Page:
Don’t discount the simple shape. Putting squares, circles and triangles together is a great way to create unique images relevant to your presentation. Think outside of the box in order to give visual clues that are both effective and memorable.

Symbols

The symbols section within PowerPoint is not just for the Greek alphabet. Again, think about how you might use these symbols in a special way. It might be using a dollar sign in place of a ‘s’ or using a tick box in place of bullet points.

Webdings and Wingdings

Make your own icons using the different fonts of Webdings. Enlarge these graphics, string multiple ones together and play with colours. If you’re not quite sure what you’re looking for, try this handy cheat sheet:

http://speakingppt.com/2011/10/31/finally-a-printable-character-map-of-the-wingdings-fonts/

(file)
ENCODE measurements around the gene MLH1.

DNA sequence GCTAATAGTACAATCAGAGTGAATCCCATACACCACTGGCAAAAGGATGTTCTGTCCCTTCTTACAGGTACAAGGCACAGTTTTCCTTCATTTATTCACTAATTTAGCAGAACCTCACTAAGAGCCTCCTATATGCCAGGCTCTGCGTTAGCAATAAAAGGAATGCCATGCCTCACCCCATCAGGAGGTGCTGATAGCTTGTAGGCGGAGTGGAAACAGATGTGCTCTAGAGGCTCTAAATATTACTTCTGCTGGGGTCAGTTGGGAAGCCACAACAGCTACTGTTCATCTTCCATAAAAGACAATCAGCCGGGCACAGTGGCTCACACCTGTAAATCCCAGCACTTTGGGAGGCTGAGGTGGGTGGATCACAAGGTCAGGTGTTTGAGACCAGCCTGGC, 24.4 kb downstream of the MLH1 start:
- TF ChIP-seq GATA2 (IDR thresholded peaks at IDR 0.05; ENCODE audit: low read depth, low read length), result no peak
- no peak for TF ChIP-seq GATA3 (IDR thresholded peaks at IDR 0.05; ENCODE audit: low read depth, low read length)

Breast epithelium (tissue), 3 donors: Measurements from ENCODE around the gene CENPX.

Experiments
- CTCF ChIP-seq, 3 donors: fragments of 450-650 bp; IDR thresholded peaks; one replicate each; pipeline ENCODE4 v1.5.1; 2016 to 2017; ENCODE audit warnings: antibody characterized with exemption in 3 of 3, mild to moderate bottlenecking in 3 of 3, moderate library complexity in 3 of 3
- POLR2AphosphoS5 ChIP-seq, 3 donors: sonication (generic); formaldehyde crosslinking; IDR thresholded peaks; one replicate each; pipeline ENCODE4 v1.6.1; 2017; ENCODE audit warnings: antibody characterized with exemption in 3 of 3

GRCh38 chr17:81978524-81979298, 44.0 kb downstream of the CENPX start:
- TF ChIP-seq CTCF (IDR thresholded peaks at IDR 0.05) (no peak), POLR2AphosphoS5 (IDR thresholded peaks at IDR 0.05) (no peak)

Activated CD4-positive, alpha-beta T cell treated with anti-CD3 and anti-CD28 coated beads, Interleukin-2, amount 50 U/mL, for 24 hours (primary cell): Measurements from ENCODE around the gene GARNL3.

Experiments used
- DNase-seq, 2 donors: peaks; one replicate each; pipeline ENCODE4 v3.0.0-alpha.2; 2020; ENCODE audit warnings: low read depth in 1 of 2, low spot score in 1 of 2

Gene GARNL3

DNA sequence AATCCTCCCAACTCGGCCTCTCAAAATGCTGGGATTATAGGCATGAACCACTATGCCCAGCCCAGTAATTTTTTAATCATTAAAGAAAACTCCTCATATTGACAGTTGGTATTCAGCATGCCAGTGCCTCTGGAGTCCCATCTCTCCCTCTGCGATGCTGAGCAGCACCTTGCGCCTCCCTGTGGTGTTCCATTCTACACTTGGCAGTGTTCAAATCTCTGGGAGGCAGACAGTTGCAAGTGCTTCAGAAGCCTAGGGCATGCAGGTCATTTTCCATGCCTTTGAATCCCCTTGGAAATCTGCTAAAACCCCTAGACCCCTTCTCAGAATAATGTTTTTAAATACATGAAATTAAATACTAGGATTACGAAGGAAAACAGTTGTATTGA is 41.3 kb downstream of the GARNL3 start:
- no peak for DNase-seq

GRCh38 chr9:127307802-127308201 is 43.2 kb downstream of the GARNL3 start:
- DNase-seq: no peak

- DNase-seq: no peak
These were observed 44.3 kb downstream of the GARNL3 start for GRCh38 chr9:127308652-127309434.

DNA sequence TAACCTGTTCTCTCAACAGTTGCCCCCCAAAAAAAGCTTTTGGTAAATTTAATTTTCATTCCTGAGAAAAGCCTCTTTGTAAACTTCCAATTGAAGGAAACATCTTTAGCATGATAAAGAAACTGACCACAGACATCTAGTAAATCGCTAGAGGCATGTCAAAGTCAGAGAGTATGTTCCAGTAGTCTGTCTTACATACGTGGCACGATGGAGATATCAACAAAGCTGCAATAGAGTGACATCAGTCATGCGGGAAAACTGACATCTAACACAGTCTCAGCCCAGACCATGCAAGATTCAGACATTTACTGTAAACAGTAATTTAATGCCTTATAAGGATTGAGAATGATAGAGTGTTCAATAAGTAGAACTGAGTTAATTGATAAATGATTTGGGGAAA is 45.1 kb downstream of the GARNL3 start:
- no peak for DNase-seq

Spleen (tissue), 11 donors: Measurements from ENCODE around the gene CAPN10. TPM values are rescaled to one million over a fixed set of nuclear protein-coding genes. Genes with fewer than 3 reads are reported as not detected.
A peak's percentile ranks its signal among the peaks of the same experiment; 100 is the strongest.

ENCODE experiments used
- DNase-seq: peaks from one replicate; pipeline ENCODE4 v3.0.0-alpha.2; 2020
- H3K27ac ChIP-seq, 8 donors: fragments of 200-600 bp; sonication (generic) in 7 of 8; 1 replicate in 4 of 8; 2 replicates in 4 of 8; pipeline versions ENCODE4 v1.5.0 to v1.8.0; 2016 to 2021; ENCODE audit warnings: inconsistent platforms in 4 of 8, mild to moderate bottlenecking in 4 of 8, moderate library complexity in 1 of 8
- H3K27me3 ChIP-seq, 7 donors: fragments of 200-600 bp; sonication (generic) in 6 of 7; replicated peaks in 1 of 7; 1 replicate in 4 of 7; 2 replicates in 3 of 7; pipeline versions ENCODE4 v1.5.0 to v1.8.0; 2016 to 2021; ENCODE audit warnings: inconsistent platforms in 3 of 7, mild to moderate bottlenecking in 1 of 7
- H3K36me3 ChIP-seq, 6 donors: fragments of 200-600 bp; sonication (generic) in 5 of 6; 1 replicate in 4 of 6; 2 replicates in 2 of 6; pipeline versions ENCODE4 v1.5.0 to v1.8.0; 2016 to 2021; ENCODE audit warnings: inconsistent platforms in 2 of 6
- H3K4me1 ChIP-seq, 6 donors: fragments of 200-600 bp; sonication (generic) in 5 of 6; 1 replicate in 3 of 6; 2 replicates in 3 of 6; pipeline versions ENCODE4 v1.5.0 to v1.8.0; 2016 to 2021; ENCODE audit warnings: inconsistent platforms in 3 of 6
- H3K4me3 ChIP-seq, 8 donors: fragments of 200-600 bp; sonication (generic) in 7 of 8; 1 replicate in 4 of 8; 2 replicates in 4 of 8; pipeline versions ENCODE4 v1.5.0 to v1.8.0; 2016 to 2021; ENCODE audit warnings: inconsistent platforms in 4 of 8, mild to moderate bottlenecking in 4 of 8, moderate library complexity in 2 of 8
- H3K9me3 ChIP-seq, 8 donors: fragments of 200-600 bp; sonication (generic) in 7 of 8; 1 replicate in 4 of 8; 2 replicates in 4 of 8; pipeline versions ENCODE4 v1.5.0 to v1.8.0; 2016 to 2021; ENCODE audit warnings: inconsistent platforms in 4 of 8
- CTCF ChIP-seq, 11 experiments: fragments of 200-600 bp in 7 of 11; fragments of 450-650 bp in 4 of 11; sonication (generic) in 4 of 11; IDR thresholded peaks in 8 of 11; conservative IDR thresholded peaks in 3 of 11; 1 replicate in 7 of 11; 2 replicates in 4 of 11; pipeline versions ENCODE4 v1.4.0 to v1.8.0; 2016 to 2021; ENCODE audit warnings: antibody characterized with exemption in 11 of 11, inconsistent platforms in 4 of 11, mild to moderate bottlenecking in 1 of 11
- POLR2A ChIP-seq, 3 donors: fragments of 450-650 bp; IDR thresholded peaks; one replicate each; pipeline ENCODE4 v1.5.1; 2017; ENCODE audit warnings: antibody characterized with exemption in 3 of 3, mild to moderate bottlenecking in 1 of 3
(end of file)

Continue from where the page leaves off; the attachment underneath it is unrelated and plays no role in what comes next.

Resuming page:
Remember to consider your colour scheme and layout when using PowerPoint images and graphics. You want your presentation to look sharp and not too busy or distracting.

It’s important to make your presentation pop but it needn’t be difficult. These tools are designed to help you make the most of this software. Use them to your advantage and get creative.

What is your favourite tool when sourcing images and graphics within PowerPoint?

How to Write Effective Presentations